Starry, starry bites

When culi­nary stars fall to Earth, they turn into a neigh­bour­hood restau­rant.

The Star Malaysia - Star2 - - TASTE - By ABI­RAMI DU­RAI star@thes­

AT 2pm on a reg­u­lar Wed­nes­day af­ter­noon, Hello! is abuzz with ac­tiv­ity. The hiss­ing, siz­zling sounds emerg­ing from the kitchen form the back­ground cho­rus to a sound­track filled with the laugh­ter and chat­ter of pa­trons squeezed chock- a- block into the small­ish restau­rant.

As you walk up to the cashier, you’ll no­tice a fa­mil­iar face. Sher­son Lian, celebrity chef and star of the Asian Food Chan­nel ( AFC)’ s Re­al­ity Bites and Great Din­ners Of The World is at the till, pa­tiently lis­ten­ing to a cus­tomer who isn’t sure what to or­der. “Should I have this or that?” she asks, point­ing un­cer­tainly at the menu. Lian flashes a benev­o­lent smile and walks her through the menu like an oblig­ing tour guide. The cus­tomer places her or­der and leaves, a lin­ger­ing smile etched across her face.

Be­hind Lian, fel­low AFC part­ner in crime Johnny Fua stands im­pos­ingly over the staff, is­su­ing in­struc­tions and su­per­vis­ing the culi­nary con­coc­tions emerg­ing from the open kitchen.

It’s strange, watch­ing th­ese tele­vi­sion per­son­al­i­ties in ac­tion. In fact, you don’t re­ally ex­pect them to be there at all. It’s like go­ing to a Jamie Oliver restau­rant ex­pect­ing the man him­self to come and take your or­der. Th­ese things don’t hap­pen in real life. Ex­cept they do at Hello!, Lian and Fua’s col­lab­o­ra­tive F& B ven­ture in Pe­tal­ing Jaya which high­lights good food and down­plays the celebrity chef el­e­ment.

In set­ting up the restau­rant, Lian and Fua were de­ter­mined that it would make it on its own, with­out the need to cap­i­talise on their fame.

“We didn’t want to put our name to the restau­rant. It should stand on its own, oth­er­wise it won’t last. Peo­ple should like it for what it is,” says Lian.

Be­cause Hello! is in the middle of a quiet res­i­den­tial area, Lian and Fua have kept the prices af­ford­able and the food ac­ces­si­ble. Their wal­let- friendly ap­proach also ex­tends to the dé­cor, which is min­i­mal­is­tic and bare bones. The fur­ni­ture is stan­dard is­sue black chairs and mar­ble- topped ta­bles, the floors are plain ce­ment and the brick walls have been roughly coated with white paint.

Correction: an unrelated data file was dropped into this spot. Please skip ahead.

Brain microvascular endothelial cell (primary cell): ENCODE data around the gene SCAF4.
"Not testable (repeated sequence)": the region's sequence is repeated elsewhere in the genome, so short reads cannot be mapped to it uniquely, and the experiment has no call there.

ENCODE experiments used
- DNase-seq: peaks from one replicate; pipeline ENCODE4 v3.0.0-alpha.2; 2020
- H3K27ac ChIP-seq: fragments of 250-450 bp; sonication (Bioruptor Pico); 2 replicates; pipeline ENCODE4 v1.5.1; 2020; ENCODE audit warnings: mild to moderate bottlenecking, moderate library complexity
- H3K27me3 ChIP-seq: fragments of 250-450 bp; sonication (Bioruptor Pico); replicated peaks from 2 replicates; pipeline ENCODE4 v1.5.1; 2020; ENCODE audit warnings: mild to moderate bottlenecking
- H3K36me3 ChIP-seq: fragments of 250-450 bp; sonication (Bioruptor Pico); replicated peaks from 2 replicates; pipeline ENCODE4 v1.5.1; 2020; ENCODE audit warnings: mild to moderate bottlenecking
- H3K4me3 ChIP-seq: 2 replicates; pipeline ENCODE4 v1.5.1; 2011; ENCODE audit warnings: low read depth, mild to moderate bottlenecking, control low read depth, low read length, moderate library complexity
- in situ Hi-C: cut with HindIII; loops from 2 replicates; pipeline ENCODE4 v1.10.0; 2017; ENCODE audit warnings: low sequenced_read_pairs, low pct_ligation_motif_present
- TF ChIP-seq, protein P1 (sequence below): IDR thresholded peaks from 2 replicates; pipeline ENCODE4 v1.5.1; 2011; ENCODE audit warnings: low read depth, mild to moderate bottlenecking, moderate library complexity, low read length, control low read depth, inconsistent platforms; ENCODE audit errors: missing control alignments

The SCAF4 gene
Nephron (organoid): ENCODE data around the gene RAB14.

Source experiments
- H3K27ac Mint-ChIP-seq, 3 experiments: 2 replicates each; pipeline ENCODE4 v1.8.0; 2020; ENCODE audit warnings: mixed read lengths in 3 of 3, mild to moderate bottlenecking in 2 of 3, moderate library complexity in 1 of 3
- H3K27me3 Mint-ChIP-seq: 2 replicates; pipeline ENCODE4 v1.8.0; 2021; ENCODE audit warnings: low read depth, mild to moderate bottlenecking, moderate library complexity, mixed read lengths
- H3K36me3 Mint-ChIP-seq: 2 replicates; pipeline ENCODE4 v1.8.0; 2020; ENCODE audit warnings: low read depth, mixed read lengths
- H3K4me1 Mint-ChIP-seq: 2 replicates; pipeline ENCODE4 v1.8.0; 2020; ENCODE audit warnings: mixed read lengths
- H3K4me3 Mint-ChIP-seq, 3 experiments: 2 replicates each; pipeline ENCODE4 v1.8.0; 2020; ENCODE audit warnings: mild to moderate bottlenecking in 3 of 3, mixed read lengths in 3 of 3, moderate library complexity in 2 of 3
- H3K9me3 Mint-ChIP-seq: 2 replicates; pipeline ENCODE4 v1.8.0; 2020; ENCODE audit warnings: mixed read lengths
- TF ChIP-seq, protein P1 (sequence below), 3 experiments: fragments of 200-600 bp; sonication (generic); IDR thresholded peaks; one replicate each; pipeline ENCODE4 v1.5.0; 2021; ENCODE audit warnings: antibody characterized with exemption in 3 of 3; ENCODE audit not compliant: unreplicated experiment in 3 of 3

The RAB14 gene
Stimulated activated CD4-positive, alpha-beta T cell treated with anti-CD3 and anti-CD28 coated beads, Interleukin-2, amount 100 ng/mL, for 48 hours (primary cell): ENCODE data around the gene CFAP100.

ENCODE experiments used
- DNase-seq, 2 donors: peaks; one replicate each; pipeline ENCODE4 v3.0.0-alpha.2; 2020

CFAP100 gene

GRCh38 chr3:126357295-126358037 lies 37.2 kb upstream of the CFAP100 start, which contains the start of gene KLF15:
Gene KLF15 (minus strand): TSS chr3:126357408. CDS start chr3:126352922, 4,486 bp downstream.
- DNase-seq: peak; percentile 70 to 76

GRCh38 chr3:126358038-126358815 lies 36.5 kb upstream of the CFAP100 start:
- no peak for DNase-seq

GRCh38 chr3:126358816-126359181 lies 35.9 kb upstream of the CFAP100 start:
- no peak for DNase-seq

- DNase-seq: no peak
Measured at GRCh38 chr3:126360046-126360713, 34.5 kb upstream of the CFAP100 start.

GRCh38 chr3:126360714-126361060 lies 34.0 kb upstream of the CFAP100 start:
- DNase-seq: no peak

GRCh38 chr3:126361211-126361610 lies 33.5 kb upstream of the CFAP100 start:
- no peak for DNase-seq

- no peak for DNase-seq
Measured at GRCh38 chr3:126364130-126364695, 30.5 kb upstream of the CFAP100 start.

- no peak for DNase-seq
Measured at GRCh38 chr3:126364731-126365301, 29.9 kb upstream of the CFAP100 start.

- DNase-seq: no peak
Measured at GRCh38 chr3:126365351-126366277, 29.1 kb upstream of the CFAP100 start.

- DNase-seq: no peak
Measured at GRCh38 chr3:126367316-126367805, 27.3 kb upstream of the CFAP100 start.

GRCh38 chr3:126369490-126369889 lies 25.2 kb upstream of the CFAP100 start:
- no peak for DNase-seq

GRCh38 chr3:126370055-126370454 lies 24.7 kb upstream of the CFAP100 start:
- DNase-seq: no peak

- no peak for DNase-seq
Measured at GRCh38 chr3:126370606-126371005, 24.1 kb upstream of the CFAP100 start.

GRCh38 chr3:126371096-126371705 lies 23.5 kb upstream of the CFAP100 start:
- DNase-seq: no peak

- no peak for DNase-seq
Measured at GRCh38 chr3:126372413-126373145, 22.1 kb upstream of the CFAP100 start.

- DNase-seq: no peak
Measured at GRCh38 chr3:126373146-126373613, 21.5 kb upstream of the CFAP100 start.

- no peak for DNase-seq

“We were think­ing of some­thing very homely, with a price point that is very friendly. That’s what we wanted to achieve and ev­ery­thing else was done to make that hap­pen,” says Lian.

The restau­rant has struck a chord with res­i­dents in the area, be­com­ing an in­stant hit. In fact, when they first launched, de­mand was so over­whelm­ing that they had to close four days later be­cause they had run out of ev­ery­thing! Soon af­ter that, Lian and Fua re­grouped and re­alised they had to do away with some of their loftier am­bi­tions ( like mak­ing their own pasta) in favour of re­al­is­tic, prac­ti­cal op­tions.

“We re­alised we had to draw a line be­tween be­ing too ide­al­is­tic and serv­ing proper food,” says Lian.

And that “proper food” is a mish­mash of culi­nary lean­ings, from very Asian ( mango ker­abu) to very Western ( chicken liver pâté) which, ac­cord­ing to Lian, is part of their mas­ter plan.

“Peo­ple can come back sev­eral times a week and have dif­fer­ent ex­pe­ri­ences. They can have a cheap fried rice or some­thing Western. On the week­ends, they can have tapas, a main course and wine, and th­ese are all dif­fer­ent ex­pe­ri­ences,” he ex­plains.

The tapas of­fer­ings are very ex­ten­sive and de­signed to al­low peo­ple to share their food. The drunken chicken liver pâté ( RM12) fea­tures a bowl­ful of boozy, gar­licky pâté paired with crisp home­made bread. It is a sim­ple, el­e­gant meal that is one of Fua’s spe­cial­ties.

It’s also an in­ter­est­ing choice, a Euro­pean sta­ple that hasn’t nec­es­sar­ily taken off or even been wel­comed very warmly in our neck of the woods.

But ac­cord­ing to Lian, Hello!’ s pâté has proven this the­ory wrong. “Yes, not a lot of Asians are dar­ing enough to try it, but Johnny does a fan­tas­tic pâté and it’s one of our top sellers here,” he says.

An­other great tapas of­fer­ing? The lamb